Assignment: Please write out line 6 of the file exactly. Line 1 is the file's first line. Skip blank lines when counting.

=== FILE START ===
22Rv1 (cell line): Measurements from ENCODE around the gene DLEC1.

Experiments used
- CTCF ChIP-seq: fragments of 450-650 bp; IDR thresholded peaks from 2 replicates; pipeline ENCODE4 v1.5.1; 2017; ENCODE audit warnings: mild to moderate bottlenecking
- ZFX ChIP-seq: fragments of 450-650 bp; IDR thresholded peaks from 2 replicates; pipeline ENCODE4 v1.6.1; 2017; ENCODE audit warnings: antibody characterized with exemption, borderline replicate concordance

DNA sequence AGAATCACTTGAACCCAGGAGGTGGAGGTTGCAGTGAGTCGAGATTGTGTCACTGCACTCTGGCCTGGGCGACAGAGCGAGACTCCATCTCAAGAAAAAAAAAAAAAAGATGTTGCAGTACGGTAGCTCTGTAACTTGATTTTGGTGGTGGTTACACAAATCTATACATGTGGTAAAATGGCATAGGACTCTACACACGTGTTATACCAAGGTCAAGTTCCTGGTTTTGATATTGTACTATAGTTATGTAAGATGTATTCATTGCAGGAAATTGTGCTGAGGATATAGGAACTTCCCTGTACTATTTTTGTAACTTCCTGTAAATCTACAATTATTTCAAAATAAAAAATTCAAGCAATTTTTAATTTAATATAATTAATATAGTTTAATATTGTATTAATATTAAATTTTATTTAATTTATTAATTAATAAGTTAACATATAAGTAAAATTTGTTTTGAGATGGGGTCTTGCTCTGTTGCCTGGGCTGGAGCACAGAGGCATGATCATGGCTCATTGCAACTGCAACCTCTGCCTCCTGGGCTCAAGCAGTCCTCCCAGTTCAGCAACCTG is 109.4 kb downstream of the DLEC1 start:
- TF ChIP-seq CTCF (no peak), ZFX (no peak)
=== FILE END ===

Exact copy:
- TF ChIP-seq CTCF (no peak), ZFX (no peak)